The first step in that process, was a day off on Monday for the team.
During the off day, General Manager Peter Chiarelli addressed reporters Monday during a press conference at TD Garden.
Boston finished the season 54-19-9 with their 54 wins tied for the second most in franchise history. In doing so, they earned 117 points to take home the Presidents' Trophy as the top team in the League after the regular season.
The Bruins enter the 2014 Stanley Cup Playoffs with their seventh straight postseason appearance, having reached the Final in two of their past three seasons. This core group, in short, has been through a lot.
"Well, it’s all about experience and these guys - I don’t know what our average age is - but there is a group of five, six, maybe eight players that are all in that kind of 26 to 29 range that are really key core players, maybe even 25 to 29," said Chiarelli.
"Even today - today is a perfect example - if they were coming into the playoffs for the first time, it might dominate their mind all day like ‘what’s it going to be like.'"
"These players know what they have to do, they know that you have to have a good practice tomorrow, a good practice the next day, have some rest, eat properly. All that stuff is in place, so it’s all about experience."
Amidst the group that Chiarelli alluded to, are the players who have been leaders and consistent performers for the Bruins all season: Patrice Bergeron (28), Milan Lucic (25) and David Krejci (27).
After Bergeron missed the 2007-08 playoffs, he, along with the rest of the core group, has been there every step of the way as the franchise made its postseason resurgence, and eventual run to the Cup in 2011.
Tuukka Rask (27) has been in Black & Gold just as long.
Zdeno Chara and Shawn Thornton may not be as young in age, but their veteran leadership and experience have been invaluable.
Besides that core, the Bruins have integrated more players along the way that have now taken on roles as leaders, each in his own way. Through the years, they've all established themselves as important pieces in the Black & Gold's team framework.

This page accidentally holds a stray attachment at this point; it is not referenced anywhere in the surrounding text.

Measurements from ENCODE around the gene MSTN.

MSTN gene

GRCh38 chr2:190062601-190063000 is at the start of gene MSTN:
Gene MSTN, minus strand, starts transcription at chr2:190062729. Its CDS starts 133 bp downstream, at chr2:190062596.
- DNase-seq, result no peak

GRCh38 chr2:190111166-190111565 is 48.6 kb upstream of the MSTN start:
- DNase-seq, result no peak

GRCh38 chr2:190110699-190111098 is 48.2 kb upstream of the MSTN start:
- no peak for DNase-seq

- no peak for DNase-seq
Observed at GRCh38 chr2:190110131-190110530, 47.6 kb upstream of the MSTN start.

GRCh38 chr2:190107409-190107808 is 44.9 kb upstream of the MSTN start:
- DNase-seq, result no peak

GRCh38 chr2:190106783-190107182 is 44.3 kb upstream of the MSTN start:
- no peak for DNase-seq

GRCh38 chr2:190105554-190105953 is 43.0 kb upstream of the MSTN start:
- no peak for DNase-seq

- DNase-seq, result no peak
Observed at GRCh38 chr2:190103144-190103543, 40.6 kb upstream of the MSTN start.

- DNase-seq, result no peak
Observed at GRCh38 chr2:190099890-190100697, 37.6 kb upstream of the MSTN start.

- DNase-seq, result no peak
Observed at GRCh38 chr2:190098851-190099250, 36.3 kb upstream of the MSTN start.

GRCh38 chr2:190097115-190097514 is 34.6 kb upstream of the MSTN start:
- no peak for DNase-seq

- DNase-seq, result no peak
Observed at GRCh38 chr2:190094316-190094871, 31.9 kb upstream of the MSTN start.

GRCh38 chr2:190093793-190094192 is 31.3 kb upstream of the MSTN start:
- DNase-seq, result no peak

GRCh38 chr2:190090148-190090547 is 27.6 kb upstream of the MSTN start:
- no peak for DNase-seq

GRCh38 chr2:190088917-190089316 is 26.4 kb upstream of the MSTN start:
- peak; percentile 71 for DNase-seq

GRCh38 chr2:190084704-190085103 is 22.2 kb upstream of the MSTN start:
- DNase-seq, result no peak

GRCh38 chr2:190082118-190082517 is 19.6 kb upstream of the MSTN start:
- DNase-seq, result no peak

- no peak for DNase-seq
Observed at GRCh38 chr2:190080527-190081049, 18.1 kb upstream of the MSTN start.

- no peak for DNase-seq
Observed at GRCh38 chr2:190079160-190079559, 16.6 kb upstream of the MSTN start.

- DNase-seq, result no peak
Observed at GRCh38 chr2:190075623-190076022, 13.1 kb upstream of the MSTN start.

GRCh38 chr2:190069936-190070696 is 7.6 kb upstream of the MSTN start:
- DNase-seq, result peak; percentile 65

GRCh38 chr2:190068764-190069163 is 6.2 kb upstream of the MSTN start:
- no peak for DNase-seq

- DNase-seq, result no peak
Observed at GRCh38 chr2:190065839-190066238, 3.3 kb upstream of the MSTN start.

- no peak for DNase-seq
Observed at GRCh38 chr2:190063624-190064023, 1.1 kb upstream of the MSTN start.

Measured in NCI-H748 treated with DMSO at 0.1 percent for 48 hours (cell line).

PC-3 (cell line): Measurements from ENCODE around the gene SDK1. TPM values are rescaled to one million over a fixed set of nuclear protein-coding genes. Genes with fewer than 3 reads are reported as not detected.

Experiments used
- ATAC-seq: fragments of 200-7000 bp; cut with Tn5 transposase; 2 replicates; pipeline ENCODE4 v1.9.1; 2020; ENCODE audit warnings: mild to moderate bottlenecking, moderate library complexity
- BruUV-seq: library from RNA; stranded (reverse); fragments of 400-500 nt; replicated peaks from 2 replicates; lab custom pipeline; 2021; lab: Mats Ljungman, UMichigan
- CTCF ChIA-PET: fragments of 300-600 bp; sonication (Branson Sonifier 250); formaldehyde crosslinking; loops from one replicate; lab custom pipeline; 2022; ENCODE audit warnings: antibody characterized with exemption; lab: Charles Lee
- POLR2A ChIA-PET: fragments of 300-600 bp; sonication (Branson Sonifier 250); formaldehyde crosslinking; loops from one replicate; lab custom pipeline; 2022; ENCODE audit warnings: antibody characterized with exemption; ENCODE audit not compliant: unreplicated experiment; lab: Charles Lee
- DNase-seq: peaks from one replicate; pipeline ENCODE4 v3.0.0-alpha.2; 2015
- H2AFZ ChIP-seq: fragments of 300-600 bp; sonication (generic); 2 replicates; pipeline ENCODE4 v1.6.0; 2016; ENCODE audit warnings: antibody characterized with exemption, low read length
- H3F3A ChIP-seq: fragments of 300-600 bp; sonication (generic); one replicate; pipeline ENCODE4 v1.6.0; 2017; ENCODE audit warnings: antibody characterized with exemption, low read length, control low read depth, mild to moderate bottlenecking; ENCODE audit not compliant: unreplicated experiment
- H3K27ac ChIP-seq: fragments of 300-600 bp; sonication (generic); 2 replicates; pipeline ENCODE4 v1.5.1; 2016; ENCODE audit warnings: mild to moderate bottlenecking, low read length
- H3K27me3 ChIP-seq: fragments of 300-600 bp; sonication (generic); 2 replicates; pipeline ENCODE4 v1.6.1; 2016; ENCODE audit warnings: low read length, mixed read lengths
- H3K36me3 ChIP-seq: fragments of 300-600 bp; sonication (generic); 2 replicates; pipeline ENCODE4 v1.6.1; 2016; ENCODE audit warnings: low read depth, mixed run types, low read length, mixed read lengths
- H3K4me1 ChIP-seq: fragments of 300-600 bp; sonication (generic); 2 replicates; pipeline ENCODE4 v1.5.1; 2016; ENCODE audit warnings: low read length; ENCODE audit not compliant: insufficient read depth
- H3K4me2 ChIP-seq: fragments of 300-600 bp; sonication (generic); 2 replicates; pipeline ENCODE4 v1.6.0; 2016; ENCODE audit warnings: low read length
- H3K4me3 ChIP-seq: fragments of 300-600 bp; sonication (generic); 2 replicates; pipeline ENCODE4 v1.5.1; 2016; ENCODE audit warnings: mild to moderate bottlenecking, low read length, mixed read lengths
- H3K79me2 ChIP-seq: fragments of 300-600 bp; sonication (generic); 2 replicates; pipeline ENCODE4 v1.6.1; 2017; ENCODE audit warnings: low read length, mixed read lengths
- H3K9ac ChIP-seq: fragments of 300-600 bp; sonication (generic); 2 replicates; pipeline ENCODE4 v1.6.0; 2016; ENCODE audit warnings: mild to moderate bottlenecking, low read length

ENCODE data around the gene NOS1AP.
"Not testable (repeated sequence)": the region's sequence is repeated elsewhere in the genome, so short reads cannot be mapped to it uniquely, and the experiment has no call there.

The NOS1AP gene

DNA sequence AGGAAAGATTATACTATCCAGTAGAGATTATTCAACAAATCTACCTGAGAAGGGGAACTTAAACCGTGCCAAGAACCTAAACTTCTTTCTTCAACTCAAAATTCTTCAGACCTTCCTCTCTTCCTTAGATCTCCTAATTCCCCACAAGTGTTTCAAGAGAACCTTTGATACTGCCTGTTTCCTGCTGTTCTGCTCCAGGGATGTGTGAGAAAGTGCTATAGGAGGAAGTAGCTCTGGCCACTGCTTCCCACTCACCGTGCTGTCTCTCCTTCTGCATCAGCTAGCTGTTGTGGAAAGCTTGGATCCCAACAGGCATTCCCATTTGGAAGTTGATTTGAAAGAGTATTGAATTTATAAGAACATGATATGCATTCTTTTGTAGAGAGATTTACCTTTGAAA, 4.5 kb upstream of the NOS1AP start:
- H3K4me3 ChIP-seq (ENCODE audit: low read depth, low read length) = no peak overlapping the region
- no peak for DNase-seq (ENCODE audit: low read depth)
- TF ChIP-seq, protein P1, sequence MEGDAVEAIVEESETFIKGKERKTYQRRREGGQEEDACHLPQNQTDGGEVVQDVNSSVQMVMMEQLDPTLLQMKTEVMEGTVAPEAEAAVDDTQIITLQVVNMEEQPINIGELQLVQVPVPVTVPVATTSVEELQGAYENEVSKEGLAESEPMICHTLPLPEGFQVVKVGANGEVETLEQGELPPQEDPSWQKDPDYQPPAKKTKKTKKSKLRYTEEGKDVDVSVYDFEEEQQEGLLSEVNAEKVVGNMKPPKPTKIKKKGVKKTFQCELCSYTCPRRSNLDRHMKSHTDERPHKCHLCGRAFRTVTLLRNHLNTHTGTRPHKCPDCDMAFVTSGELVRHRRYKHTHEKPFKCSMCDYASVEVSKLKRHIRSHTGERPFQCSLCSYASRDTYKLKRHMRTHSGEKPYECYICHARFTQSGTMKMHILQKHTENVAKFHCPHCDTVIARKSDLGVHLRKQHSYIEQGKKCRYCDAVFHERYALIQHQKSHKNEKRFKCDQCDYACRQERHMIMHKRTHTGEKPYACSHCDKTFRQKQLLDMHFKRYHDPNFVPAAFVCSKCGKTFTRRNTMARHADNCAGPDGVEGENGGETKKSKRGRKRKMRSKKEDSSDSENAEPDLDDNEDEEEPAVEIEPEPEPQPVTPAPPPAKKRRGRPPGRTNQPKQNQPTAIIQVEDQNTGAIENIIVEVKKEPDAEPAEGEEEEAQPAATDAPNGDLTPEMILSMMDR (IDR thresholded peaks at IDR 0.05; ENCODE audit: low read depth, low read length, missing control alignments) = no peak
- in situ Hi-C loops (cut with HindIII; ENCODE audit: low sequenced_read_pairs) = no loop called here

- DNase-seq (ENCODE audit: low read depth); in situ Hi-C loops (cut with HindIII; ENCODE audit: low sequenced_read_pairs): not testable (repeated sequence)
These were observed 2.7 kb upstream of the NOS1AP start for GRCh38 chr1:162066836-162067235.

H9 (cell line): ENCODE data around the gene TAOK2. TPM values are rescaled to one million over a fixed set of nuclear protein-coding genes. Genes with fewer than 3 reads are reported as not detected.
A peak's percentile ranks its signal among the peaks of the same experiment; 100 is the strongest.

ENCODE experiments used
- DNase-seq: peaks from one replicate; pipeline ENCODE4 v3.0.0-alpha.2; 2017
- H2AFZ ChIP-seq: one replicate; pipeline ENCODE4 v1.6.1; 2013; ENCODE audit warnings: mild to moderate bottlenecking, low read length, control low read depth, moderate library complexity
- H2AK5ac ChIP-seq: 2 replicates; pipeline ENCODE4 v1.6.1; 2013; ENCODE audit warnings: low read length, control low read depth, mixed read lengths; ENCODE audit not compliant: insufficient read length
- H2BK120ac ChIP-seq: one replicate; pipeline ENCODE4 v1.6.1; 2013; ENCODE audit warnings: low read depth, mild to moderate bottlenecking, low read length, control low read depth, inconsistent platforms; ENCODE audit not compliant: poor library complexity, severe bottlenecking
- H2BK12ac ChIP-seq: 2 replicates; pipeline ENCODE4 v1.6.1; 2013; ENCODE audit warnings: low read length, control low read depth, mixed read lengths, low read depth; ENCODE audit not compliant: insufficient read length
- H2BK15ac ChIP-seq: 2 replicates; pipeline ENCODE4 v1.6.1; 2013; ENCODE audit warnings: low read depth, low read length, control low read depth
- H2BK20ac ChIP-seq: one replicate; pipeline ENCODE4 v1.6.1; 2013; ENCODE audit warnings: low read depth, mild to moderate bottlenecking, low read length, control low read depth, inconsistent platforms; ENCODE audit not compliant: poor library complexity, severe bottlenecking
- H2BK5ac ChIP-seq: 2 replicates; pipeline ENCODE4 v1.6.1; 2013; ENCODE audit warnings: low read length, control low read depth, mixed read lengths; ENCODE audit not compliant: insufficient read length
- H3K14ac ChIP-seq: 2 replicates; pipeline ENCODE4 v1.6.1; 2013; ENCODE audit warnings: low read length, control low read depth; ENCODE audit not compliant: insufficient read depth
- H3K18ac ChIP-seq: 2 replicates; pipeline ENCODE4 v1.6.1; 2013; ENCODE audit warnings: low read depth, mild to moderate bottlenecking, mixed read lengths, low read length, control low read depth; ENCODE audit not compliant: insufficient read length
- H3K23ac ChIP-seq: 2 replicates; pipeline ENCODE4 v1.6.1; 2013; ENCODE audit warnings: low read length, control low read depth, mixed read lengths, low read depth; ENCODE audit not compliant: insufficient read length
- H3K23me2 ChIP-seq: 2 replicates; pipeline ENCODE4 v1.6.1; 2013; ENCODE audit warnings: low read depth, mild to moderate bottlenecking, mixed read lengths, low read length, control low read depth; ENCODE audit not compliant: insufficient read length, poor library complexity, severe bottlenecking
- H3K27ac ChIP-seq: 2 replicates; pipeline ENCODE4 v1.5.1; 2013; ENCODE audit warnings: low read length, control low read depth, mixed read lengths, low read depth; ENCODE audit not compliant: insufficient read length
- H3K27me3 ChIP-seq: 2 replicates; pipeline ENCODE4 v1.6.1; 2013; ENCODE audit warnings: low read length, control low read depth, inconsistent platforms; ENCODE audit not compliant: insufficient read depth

Johnny Boychuk carved himself out a role in 2009-10. That same season, Daniel Paille joined the team via trade and Brad Marchand saw his first NHL action.
In 2010-12, both Chris Kelly and Gregory Campbell came to the Black & Gold through trades. Dougie Hamilton entered the fold in 2012-13.
This season, a group that has already been through so much together added new key pieces in Jarome Iginla, Loui Eriksson and Reilly Smith. Carl Soderberg emerged in a strong role. Torey Krug, Matt Bartkowski and Kevan Miller, along with Hamilton, have all solidified the Bruins' back end with the absence of Dennis Seidenberg and Adam McQuaid. Andrej Meszaros, Corey Potter and Jordan Caron have all provided depth insurance. Chad Johnson has done the same between the pipes.
By default, the Bruins who have been here through the past six or seven playoff appearances, have a hefty dose of experience. For the less experienced playoffs players on the roster, they learn from the leaders around them.
"Obviously, they have to get it done, and they have gotten it done before," said Chiarelli. "But it’s about experience and knowing what to expect and knowing that there are going to be ups and downs throughout the way, and to get through it on an even keel."
Throughout the course of the 2013-14 season, several Bruins went beyond any expectations. Reilly Smith earned NESN's 7th Player Award for his play, but there were also a number of other candidates who could have easily earned the award for their contributions, including Carl Soderberg, Kevan Miller and Torey Krug, among others.